Website invoicing
June 9, 2005 3:41 PM   Subscribe

I need to submit an invoice to a university dept for a website I made for them. What format do these usually come in? Do I just say hours x hour rate = y?
posted by Mossy to Computers & Internet (8 answers total) 1 user marked this as a favorite
 
I'm not sure exactly what you're asking but here is the simple invoice (MS Word .doc) format I typically use.
posted by rafter at 3:51 PM on June 9, 2005


They just want something on fancy letterhead. Bill it as you quoted the price. If you charge $X/hour, say how many hours you worked. If you charge $Y/page or $Z/site, that's all you need to put.
posted by trevyn at 4:01 PM on June 9, 2005


If you didn't quote (and get agreement on) a price, you might have a smoother time if you put $X/page or $X/megabyte or something. Some people see "$X/hour" and immediately think "wait, I get $Y per hour, and I'm way more valuable than this other guy. There's no way we should pay this much for his work."
posted by spacewrench at 4:11 PM on June 9, 2005


I usually just go with something like rafter's suggestion. Although, I make them up as I go along a lot, too.

Really, they just want SOMETHING that records the amount of money you requested of them. It's an accounting thing, and most of folks don't give a flying fuck what it looks like as long as it's clear, consistent, and simple. It's a service, so there's no tax. Just itemize, and put in costs.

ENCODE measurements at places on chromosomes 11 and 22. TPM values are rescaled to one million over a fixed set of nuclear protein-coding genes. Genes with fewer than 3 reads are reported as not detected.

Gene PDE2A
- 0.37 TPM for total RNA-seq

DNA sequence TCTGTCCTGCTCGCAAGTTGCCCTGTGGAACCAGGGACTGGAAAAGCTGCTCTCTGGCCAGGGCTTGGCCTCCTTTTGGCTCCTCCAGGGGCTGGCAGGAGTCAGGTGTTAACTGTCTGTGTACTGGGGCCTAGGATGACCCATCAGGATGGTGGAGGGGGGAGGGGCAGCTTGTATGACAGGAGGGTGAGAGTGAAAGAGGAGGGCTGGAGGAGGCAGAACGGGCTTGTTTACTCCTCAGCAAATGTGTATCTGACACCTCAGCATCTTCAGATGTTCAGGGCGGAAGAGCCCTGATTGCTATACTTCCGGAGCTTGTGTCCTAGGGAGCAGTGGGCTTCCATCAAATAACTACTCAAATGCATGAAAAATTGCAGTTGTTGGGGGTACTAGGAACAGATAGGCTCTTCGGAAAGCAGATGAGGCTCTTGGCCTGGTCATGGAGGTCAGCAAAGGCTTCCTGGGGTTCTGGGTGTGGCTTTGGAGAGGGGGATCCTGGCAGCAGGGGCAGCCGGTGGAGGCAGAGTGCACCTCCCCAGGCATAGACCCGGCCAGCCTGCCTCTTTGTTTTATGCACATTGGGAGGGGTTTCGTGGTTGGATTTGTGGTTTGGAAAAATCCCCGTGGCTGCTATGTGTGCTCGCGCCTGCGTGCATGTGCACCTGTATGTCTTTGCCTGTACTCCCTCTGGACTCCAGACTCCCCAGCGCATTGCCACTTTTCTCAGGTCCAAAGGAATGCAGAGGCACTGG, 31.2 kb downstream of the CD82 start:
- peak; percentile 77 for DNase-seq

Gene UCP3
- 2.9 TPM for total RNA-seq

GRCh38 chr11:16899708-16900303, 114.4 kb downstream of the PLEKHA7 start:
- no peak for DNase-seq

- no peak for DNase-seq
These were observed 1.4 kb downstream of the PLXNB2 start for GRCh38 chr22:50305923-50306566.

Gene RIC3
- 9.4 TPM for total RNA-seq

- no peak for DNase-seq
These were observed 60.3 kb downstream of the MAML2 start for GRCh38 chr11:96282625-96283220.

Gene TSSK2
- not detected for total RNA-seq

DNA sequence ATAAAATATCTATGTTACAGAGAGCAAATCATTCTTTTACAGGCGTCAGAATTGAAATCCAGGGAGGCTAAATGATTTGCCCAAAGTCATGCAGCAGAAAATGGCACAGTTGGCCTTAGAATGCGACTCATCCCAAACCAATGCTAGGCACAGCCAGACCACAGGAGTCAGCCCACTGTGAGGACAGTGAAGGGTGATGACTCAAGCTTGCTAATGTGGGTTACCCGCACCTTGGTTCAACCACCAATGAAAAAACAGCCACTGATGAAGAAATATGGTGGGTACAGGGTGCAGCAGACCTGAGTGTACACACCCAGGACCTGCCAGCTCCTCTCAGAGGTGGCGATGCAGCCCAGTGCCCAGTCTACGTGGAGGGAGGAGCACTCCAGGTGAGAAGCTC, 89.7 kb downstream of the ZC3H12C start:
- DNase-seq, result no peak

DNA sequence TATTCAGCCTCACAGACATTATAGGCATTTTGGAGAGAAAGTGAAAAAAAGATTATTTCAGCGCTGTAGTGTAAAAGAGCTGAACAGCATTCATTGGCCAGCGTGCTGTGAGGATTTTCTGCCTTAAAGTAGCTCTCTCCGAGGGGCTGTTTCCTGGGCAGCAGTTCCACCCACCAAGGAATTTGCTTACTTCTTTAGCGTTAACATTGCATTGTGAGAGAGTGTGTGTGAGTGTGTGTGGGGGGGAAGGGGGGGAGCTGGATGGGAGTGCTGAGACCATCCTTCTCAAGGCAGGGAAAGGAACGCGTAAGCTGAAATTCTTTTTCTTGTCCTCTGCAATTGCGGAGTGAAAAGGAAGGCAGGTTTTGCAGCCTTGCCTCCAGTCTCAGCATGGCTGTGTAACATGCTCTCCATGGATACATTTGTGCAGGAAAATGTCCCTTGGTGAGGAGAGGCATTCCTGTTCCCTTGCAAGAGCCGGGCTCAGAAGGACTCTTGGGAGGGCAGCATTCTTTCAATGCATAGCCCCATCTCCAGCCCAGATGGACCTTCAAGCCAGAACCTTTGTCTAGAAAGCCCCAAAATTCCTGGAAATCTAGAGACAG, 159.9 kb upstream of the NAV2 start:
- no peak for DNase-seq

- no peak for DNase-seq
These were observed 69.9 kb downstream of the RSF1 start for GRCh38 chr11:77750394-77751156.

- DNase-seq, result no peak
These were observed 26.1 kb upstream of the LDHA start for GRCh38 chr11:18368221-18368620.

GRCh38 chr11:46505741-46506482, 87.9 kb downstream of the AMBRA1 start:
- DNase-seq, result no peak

posted by Netzapper at 4:45 PM on June 9, 2005


Call the department secretary and ask if they have an invoice form they'd prefer you to use, or if you should just type something up yourself.

Never underestimate the wisdom of a department secretary.
posted by mediareport at 7:25 PM on June 9, 2005


My invoices are a bit like rafter's except I go for a two-column layout; left column has client name, project, date started/completed, etc. while right column has a summary of the hours and rate.

I don't often provide a detailed list of when the actual work took place (e.g., the "20 December 04, 7:30-8:30 PM" stuff) unless a client specifically asks for it, though.

Also, depending on where you are you may have to include your tax identification number on your invoice (in the US you'll want to do that for certain).
posted by ubernostrum at 2:37 AM on June 10, 2005


Universities pay zillions of invoices, and will accept them in any reasonable form. Using the MS Word templates is fine, just be sure you bill them using reasonable units (if you agreed on $/hr or if that's the industry standard, then use that).

If you create your own invoice, be sure to include the date, an invoice number (you can just make it up) and your mailing address. I've forgotten each of them in the past.
posted by i love cheese at 5:41 AM on June 10, 2005


Thanks guys, will use the invoice format rafter kindly provided.

Now I just need to remember when I did the stuff..
posted by Mossy at 11:36 AM on June 10, 2005


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